Major discovery: a purpose of the war in Afghanistan

The U.S. is determined to stay until there are no Afghans left who wants it gone. Then it can leave.

Topics: Afghanistan,

Major discovery: a purpose of the war in AfghanistanMedical nurses of U.S Marines carry the injuried Afghan boy to hospital after he fell from a wall at Forward Operating Base Edi in the Helmand Province of southern Afghanistan, Wednesday, Sept. 7, 2011.(AP Photo/Rafiq Maqbool)(Credit: AP)

The Washington Post today describes the failure of regimented programs in Afghanistan to reintegrate Taliban teenagers (“Taliban” (alt.: “Terrorist”) means “any Afghan who fights against the presence of foreign military forces in their country” and “reintegrate” means “persuading or compelling them to passively acquiesce to those forces”):

The teenage insurgents spend their days learning to make shoes and bookshelves, listening to religious leaders denounce the radical interpretation of Islam they learned as children.

But when they return to their cells at Kabul’s juvenile rehabilitation center, the boys with wispy beards and cracking voices talk only of the holy war from which they were plucked and their plans to resume fighting for the Taliban.

As the Taliban presses its efforts to recruit teenage fighters, Afghan officials and their international backers have crafted a program to reintegrate the country’s youngest insurgents into mainstream society. But that ambition is coming up against the intransigence of the teens, who say they would rather be on the battlefield.

We’ll fight against America for a thousand years if we have to,” said Ali Ahmad, 17, sitting at a desk that has hearts and Koran verses scratched in the wood . . .

“They bring us here to change us,” said Nane Asha, in his late teens. “But this is our way. We cannot be changed.” . . .

The Taliban visited Asha’s school when he was about 13, preaching the evils of American interlopers and the value of violent jihad. Asha approached the speaker after the sermon ended. “How can I join you?” he asked. . . .

Within a few weeks, Asha was enrolled in a six-month training course, learning how to fire a Kalashnikov and to connect a nest of wires and explosives that could take out a U.S. tank. He studied the material obsessively. . . .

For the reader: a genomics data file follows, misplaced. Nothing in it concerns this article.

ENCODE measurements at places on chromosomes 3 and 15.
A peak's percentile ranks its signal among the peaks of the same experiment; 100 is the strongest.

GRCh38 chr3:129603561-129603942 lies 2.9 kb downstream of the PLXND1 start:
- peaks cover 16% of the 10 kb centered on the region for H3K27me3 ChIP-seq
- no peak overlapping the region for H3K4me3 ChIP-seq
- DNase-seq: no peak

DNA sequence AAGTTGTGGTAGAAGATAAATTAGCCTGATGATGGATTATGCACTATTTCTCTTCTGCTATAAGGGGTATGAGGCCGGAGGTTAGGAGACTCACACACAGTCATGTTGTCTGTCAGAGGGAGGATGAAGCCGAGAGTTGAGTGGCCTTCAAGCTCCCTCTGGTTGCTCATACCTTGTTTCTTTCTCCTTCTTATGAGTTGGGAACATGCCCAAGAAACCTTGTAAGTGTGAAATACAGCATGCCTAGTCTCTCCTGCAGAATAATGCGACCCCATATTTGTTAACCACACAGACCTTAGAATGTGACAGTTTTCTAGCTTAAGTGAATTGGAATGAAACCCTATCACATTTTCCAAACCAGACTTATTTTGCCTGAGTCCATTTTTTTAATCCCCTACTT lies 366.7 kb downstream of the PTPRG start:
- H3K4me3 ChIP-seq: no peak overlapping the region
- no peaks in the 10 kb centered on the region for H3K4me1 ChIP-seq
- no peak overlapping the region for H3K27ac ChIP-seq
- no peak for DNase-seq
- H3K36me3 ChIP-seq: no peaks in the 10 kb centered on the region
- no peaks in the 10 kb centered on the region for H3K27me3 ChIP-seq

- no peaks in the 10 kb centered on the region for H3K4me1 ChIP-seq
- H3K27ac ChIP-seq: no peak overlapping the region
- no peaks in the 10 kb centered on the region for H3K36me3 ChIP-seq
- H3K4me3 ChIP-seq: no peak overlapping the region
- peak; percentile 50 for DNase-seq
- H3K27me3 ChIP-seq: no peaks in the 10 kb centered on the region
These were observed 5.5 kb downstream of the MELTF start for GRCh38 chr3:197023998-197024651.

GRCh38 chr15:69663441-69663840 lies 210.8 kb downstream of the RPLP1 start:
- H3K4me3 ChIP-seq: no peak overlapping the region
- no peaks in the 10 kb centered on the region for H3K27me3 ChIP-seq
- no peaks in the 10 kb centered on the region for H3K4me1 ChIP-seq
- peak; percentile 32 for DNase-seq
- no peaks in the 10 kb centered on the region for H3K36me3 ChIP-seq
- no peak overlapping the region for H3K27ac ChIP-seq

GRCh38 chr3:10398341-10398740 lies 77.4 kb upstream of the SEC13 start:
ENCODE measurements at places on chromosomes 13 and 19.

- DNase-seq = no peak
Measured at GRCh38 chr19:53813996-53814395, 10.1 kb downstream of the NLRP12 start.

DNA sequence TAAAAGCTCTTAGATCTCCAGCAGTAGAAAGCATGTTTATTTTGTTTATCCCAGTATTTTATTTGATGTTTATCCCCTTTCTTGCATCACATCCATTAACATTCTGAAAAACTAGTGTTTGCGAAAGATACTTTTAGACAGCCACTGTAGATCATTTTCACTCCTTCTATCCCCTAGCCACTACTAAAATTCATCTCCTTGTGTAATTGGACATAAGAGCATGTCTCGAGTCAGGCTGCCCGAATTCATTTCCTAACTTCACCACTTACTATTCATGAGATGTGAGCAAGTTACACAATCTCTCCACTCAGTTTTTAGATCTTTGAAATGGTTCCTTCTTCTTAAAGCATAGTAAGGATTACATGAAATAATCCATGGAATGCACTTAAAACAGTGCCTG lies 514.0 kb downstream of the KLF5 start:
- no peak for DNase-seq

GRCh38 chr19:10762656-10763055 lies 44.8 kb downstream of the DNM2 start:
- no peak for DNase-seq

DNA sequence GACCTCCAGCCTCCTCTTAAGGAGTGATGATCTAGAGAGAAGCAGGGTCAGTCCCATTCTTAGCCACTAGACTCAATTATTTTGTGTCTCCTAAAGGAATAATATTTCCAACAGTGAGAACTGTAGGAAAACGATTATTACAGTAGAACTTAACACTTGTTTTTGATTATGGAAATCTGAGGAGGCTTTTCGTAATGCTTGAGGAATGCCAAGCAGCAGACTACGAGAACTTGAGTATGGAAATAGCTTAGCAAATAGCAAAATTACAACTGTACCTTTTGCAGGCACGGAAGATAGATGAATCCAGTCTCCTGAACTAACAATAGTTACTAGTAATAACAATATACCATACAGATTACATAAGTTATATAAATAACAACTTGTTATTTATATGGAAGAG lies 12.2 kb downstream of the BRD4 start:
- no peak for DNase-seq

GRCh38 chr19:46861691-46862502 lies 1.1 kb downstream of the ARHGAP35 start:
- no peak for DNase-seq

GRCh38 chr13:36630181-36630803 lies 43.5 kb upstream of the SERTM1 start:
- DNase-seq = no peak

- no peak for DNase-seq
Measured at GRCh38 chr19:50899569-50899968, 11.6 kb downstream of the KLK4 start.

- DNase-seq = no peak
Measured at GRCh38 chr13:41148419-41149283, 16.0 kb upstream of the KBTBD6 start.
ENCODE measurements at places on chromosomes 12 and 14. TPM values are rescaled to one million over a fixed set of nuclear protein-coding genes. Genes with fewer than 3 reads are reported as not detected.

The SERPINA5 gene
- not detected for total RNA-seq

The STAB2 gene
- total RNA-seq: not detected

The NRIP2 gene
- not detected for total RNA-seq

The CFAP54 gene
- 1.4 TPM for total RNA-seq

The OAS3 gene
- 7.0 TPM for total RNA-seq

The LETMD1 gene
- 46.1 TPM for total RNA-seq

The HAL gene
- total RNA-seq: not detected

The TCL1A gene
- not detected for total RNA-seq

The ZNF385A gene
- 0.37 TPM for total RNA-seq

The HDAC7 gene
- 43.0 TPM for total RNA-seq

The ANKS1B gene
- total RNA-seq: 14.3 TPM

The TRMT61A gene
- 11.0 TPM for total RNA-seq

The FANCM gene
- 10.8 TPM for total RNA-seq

Reintegration is at the heart of U.S. and Afghan government strategies to wind down the war, with schooling and employment being offered to coax fighters away from the insurgency. 



To summarize: our invasion and occupation is what enables the Taliban to recruit massive numbers of Afghan teenagers into their cause.  And now, we have to stay until we either kill all the people who hate us and want us gone from their country or propagandize deradicalize them into meekly accepting our presence.  Once there are no more Afghans left who want us gone, then we can leave.  For those of you who have been cynically claiming that this war has no discernible purpose other than the generalized benefits of Endless War for political officials and the Security State industry, now you know.

(Of course, the goal of ridding Afghanistan of all those who want to fight us will never happen precisely because the American military presence in their country produces an endless supply of American-hating fighters — just as the Soviet military presence there once did, and just as the general War on Terror [and its various bombings, detentions, occupations, assassinations and the like] ensures that Terrorism never ends by producing an endless supply of American-hating Terrorists — but that’s just a detail.  All wars have challenges.  At least we can now see the very important purpose of the war in Afghanistan: we stay until there’s nobody left who hates us and wants us gone, then we triumphantly depart.)

Glenn Greenwald

Follow Glenn Greenwald on Twitter: @ggreenwald.

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